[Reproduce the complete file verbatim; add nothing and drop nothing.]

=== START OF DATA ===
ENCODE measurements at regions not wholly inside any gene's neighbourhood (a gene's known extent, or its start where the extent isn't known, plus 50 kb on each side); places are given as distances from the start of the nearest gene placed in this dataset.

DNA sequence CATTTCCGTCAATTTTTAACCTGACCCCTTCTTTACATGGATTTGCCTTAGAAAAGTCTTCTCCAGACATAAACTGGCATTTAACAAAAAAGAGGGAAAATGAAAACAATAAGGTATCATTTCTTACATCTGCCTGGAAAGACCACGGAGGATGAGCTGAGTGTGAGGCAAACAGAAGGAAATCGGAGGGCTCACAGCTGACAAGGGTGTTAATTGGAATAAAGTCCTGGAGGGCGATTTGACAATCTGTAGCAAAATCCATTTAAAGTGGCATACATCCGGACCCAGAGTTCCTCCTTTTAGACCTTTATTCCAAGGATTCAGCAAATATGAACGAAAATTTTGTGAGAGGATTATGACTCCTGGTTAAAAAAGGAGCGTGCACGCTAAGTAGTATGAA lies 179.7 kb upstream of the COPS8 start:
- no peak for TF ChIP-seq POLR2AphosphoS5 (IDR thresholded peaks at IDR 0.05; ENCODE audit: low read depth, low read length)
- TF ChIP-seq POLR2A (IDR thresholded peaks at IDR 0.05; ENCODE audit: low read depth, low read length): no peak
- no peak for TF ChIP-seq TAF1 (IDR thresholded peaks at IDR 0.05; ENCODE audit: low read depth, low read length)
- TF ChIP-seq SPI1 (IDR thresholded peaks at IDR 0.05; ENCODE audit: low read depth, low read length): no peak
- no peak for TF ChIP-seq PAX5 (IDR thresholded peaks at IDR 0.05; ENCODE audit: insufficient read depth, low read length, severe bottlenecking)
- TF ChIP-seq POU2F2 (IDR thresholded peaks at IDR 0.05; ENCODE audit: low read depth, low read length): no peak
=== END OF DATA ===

ENCODE measurements at regions not wholly inside any gene's neighbourhood (a gene's known extent, or its start where the extent isn't known, plus 50 kb on each side); places are given as distances from the start of the nearest gene placed in this dataset.

DNA sequence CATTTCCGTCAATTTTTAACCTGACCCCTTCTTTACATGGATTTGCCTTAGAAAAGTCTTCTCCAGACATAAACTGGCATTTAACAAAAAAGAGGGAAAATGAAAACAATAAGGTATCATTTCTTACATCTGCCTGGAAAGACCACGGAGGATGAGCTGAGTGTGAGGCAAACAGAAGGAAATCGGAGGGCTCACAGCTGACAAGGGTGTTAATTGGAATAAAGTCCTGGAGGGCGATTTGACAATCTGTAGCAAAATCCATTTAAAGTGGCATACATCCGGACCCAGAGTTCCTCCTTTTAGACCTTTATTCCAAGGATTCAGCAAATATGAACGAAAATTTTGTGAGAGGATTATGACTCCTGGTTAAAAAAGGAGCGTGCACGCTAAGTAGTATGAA lies 179.7 kb upstream of the COPS8 start:
- no peak for TF ChIP-seq POLR2AphosphoS5 (IDR thresholded peaks at IDR 0.05; ENCODE audit: low read depth, low read length)
- TF ChIP-seq POLR2A (IDR thresholded peaks at IDR 0.05; ENCODE audit: low read depth, low read length): no peak
- no peak for TF ChIP-seq TAF1 (IDR thresholded peaks at IDR 0.05; ENCODE audit: low read depth, low read length)
- TF ChIP-seq SPI1 (IDR thresholded peaks at IDR 0.05; ENCODE audit: low read depth, low read length): no peak
- no peak for TF ChIP-seq PAX5 (IDR thresholded peaks at IDR 0.05; ENCODE audit: insufficient read depth, low read length, severe bottlenecking)
- TF ChIP-seq POU2F2 (IDR thresholded peaks at IDR 0.05; ENCODE audit: low read depth, low read length): no peak